Nuclear Is The Safest Form Of Energy – Opposition Is A “Glaring Denial Of Reality”

Steffen Hentrich of the German liberal institute presents a comparison of the safety of various sources of energy. Much of the media, many politicians and a host of activists have all told us that nuclear energy is too dangerous to be used by man.

Is this claim founded on solid data and facts, or is it run-away hysteria? You be the judge. Shown are the number of deaths per terawatt-hour of energy produced.

Source: http://nextbigfuture.com/2011/03/lowering-deaths-per-terawatt-hour-for.html

By far, probably to James Hansen’s glee, coal, with its dangerous mining work, is the most dangerous of all. Surprisingly, even hydro, wind, and solar power are far more hazardous than nuclear.

Photovoltaic power generation kills, per terawatt-hour, 11 times more people than nuclear.

Using the arguments of the anti-nuclear activists, we can say there needs to be an immediate moratorium on windmills, photovoltaic panels and biomass plants. Compared to nuclear, they’re simply too deadly.

So what does all this mean? Hentrich writes:

With this in mind, nuclear energy alone becomes the scapegoat, and this illustrates the glaring denial of reality in politics and in the public. This also shows that a rapid stop of nuclear power generation will in no way reduce the risks involved in power generation.”

Indeed, stopping nuclear power makes the power generation industry much more dangerous, and not safer.

7 responses to “Nuclear Is The Safest Form Of Energy – Opposition Is A “Glaring Denial Of Reality””

  1. DirkH

    James Hansen, BTW, is on the record as being a nuclear proponent. In this case, he’s right for all the wrong reasons IMHO.

    My favorite energy related danger-seeking pastime, forestry, probably would not fit in your graph… one has to cut a lot of timber to reach a TWh. Probably forestry is excluded because most of the wood is supposed to be used in construction. With the rising popularity of wood stoves and pellet heaters in Germany this is rapidly changing.

  2. DirkH

    German shipping companies avoid Tokyo harbor over radiation fears, Reuters says.
    http://www.reuters.com/article/2011/03/24/us-japan-quake-ports-idUSTRE72N40420110324

    Please note, this is not German news; i plucked it from the US Google News page.

  3. GregO

    I have never been able to fathom the anti-nuclear power movement. If one is to be injured or even killed by radiation it is likely to happen in a Dr’s office from a faulty X-Ray machine.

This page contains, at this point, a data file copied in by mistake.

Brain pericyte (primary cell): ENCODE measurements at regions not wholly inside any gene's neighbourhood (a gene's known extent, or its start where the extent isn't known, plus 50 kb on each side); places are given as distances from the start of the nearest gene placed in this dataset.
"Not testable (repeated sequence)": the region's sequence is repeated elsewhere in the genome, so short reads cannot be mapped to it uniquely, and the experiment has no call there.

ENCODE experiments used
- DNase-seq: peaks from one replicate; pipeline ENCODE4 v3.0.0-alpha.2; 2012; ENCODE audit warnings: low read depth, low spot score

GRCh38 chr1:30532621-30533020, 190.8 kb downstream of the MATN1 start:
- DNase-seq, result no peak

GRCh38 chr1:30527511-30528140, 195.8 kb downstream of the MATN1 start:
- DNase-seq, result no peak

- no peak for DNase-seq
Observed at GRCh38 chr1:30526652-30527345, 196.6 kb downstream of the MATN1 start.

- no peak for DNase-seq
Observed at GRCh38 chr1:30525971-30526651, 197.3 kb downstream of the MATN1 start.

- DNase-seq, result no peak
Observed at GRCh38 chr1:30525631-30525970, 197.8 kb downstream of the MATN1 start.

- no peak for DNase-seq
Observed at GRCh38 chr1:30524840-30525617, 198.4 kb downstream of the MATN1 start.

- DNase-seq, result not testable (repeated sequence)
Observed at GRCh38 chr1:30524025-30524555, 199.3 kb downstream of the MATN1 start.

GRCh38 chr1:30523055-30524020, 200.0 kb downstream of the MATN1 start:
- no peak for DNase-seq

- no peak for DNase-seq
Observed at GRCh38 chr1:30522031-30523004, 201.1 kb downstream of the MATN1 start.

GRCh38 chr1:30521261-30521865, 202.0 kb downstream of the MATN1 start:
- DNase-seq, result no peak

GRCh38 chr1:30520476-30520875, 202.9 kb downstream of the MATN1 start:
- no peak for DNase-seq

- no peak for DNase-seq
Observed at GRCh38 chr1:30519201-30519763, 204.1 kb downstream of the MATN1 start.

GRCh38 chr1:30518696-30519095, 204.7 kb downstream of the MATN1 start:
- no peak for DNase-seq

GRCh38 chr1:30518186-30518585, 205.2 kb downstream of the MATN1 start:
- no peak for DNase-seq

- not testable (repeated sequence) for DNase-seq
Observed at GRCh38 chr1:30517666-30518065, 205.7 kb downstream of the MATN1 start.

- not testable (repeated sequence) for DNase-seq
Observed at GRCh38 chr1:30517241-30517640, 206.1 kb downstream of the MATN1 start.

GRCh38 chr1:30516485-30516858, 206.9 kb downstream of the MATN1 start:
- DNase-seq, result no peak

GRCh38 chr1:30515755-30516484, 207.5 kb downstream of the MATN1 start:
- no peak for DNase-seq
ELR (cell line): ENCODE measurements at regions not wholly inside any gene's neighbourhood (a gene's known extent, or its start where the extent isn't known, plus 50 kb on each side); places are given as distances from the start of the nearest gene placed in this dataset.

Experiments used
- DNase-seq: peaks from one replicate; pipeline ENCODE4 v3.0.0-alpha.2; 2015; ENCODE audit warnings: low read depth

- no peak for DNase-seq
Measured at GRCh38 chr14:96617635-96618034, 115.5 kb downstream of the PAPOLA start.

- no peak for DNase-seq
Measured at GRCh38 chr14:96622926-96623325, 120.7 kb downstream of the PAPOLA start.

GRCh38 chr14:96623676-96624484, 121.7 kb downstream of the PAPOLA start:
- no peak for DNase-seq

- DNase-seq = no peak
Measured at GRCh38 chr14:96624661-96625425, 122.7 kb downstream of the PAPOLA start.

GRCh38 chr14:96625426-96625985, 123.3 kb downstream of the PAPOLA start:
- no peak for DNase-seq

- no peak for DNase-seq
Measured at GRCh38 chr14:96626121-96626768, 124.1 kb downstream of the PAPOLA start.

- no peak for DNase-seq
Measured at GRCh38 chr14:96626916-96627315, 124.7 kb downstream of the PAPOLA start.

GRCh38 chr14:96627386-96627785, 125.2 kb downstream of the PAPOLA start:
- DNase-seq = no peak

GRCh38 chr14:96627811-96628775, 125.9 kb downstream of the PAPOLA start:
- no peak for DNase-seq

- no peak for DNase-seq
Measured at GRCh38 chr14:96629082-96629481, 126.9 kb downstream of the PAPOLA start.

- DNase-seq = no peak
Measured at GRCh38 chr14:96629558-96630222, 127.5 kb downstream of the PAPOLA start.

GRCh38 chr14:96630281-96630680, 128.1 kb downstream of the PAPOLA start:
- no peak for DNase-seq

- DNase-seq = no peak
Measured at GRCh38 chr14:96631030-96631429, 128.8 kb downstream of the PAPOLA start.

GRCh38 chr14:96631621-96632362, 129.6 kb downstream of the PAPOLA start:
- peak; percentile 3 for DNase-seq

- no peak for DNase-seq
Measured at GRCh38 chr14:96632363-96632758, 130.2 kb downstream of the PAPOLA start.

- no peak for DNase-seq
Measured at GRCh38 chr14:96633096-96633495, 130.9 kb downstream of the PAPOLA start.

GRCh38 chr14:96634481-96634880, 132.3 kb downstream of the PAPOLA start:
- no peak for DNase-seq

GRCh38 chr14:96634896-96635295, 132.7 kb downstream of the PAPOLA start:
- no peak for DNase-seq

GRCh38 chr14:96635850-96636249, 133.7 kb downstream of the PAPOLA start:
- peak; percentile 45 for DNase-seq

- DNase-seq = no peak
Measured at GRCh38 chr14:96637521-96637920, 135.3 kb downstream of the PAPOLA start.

http://www.johnstonsarchive.net/nuclear/radevents/index.html

    Believe it or not, the problems with the nuclear plants in Japan have prompted some of my neighbors to take Geiger counter readings and I live in the desert southwest of the US. Amazing. There is more radiation from bananas and Brazil nuts in these people’s houses.

  4. DirkH

    Portugal’s government has abdicated; the prime minister could not get approval for an austerity package. Emergency EU summit is being held to inch out the details of the coming financial rescue package; Germany will contribute 22bn Euro.

    Hmmm… one wonders, did Portugal miss out on the opportunity of Green Jobs? After all, they produce only 45% of their electricity in a “renewable” way…

    http://en.wikipedia.org/wiki/Renewable_energy_in_Portugal

    According to ecological canon, they should be running rings around us… what gives? ;-)

    1. DirkH

      They even had the worlds first commercial wave farm. Unfortunately, it closed down two months after opening; due to a problem with some of the bearings.

      http://en.wikipedia.org/wiki/Agu%C3%A7adoura_Wave_Farm

  5. DirkH

    “Following the money: The money follows

    Climate planners are big on mottos. One of the favorites in Cochem-Zell is ‘Climate protection pays for itself.’”

    brought to you by Deutsche Welle (a public broadcaster noone really listens to – talk radio, 100% party line (which party? Doesn’t matter, they’re all the same))

    http://www.dw-world.de/dw/article/0,,14940855,00.html

    I guess the Portoguese believed that…